As you may have noticed, I love marbling. Since I had my super-long nails on to show you my New Year’s nail art, I though I’d keep them on to show you some marbling.
Before, I showed some striped marbling, painting wet on wet stripes and dragging a toothpick through it. The marbling technique I will show you today is the same basic idea, but it involves painting dots on a wet background and drawing a figure-eight or random squiggle pattern.
Normally I don’t wear these super-long tips, but I thought it’d be good to show you the marbling.
Here’s how to do it:
I used China Glaze Whiteout as the base and Orly Pink Chocolate and Sally Hansen gold (label gone, got it at Just-A-Buck). Paint a thick coat of your base color and immediately dot your marbling colors on top while it’s still wet. You can vary the size of the dots, just make sure you cover all your nail and not just the center.
Next, grab your toothpick, pin or other sharp pointy object, put it in the center of a dot, and make a figure eight or sqiggle shape to mix the dot and the base color. Repeat for all the dots. I got this scary-looking metal pointy thing at the craft store. I think it’s for poking holes in scrapbook paper. Even scarier: I accidentally packed it in my carry-on luggage and they didn’t notice it! Surely a metal spikey thing is more hazardous than my nail clippers and good tweezers that the TSA has confiscated from me in the past. Beware of the TSA at JFK airport- last time I was there, they stole jewelry from my carry-on luggage after they took my bag into the back room for a “search.” Anyway.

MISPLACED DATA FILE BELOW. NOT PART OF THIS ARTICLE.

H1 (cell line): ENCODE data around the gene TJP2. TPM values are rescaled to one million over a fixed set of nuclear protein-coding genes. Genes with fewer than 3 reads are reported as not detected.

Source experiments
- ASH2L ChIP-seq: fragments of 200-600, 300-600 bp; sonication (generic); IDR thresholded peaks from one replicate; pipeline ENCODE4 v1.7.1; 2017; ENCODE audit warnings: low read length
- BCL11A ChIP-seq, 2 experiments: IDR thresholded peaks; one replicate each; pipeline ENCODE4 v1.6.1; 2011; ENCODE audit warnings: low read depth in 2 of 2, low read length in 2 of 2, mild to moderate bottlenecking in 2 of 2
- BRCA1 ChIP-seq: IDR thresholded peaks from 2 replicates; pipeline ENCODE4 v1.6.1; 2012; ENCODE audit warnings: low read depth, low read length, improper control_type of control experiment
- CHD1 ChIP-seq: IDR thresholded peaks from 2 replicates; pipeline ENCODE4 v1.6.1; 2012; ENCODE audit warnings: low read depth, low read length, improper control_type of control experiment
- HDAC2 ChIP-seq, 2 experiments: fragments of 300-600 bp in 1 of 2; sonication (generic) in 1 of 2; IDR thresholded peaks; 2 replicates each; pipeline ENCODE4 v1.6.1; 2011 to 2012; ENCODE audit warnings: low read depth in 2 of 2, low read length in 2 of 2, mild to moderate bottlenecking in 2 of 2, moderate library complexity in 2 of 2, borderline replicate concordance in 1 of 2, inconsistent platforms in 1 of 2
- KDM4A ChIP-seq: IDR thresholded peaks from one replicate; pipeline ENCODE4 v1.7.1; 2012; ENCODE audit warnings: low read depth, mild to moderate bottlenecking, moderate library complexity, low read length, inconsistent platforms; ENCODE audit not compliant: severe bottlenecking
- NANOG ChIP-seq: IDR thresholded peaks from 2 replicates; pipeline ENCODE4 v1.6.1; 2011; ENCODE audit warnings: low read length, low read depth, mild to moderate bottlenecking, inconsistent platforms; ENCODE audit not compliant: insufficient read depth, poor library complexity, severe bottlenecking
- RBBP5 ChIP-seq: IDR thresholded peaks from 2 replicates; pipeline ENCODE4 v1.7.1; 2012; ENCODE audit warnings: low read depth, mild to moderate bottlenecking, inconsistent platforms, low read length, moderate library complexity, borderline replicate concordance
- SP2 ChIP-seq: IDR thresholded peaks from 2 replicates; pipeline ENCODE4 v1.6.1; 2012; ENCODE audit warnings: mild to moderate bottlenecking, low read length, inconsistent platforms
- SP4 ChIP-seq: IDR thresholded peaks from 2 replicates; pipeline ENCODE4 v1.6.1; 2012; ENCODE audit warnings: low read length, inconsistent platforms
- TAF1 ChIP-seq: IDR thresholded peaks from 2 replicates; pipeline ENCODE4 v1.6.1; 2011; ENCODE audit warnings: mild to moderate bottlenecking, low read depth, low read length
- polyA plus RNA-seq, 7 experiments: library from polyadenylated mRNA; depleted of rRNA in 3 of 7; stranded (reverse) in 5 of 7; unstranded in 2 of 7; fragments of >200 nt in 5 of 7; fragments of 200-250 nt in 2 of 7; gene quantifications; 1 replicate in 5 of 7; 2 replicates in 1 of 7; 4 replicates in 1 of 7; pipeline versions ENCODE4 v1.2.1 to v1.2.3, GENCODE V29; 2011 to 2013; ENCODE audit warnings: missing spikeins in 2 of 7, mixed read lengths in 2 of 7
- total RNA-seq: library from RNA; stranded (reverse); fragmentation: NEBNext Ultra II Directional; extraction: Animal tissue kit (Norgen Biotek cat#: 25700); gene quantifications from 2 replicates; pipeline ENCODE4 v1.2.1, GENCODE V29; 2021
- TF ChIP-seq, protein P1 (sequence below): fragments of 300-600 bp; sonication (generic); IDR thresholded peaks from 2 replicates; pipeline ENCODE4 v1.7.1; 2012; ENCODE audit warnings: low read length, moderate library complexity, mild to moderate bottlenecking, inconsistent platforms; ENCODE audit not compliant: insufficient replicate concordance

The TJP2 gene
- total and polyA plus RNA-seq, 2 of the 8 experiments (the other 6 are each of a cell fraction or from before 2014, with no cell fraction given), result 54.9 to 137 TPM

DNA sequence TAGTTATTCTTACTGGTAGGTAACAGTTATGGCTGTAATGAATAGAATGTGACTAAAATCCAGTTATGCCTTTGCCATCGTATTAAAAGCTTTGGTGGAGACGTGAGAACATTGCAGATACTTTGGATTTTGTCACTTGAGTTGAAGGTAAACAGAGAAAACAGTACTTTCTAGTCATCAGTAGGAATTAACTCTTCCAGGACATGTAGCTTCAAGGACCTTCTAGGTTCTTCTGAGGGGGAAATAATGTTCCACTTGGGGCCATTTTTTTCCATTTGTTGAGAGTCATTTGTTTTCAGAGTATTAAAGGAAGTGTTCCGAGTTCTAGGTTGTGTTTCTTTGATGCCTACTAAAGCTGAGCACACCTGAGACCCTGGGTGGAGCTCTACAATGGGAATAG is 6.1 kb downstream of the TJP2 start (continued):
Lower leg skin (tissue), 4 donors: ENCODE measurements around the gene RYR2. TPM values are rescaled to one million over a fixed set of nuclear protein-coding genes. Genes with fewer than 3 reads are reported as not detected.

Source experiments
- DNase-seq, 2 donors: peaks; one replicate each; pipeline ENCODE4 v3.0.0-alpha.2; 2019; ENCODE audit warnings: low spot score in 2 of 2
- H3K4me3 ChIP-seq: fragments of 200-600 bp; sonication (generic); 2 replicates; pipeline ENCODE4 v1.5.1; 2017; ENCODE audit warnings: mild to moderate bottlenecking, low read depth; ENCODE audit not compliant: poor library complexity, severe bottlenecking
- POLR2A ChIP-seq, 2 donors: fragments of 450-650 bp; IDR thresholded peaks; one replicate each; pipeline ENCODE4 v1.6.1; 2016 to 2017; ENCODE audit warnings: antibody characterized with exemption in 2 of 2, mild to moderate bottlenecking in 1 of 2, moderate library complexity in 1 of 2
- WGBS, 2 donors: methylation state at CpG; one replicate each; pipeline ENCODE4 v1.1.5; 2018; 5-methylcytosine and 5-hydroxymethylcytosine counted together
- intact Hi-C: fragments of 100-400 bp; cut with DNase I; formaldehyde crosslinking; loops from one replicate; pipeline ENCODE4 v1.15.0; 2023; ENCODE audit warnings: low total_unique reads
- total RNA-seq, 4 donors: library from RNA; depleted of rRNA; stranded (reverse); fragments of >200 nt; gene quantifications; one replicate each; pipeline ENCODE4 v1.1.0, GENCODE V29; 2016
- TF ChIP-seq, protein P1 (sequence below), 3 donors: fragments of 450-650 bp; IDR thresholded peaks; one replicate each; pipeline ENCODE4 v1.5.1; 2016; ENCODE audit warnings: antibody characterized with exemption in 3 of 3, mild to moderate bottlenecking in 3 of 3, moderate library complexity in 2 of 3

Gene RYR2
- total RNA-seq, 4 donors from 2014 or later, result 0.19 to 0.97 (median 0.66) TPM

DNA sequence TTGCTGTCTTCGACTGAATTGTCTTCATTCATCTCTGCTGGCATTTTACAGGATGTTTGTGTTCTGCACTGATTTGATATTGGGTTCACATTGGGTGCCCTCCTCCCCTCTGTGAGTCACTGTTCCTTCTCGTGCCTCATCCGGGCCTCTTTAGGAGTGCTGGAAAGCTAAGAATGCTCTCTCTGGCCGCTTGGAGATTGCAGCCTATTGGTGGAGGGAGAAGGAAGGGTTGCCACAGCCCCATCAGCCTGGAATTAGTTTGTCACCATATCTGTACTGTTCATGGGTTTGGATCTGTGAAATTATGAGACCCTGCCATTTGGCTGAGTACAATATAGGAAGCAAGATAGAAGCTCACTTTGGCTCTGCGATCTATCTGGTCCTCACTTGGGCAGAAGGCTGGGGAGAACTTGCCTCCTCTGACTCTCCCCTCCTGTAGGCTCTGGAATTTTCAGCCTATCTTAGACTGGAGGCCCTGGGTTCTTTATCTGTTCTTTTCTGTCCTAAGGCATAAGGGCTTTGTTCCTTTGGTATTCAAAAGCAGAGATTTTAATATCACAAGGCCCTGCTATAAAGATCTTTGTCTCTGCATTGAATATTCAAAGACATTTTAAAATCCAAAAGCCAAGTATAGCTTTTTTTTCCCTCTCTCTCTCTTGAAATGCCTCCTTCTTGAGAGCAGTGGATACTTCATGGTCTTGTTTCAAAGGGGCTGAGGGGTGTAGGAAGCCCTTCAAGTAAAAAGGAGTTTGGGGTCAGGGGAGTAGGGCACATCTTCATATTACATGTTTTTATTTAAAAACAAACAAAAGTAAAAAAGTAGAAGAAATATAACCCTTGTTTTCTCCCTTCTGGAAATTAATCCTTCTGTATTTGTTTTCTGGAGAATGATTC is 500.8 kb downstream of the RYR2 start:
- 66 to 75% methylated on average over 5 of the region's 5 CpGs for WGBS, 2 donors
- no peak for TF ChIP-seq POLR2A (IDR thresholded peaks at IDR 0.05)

If there are any “naked” spots on the nail, like the sides, just squiggle the pin through and swirl the colors. Be careful not to over-mix with vigorous squiggling, or your polish will turn one color. Pratice makes perfect. Have fun and be creative!
It works best when the base and marbling colors are highly contrasting. Metallics work nicely and so do cremes. Glitters tend not to spread as well, but can be used too. You can marble 4 or 5 colors but more than that will get muddy. You need a strong contrast between the colors. If the colors are not contrasting, you can get a muted effect, sort of like tie-dye or batik. Sometimes it just looks smudgy, but if the colors mix just right, it can look very cool. I recommend practicing with contrasting, opaque colors to get the technique, and then expand from there.
Also try: marbling just the tips for a marbling French, or a gradation. Have fun!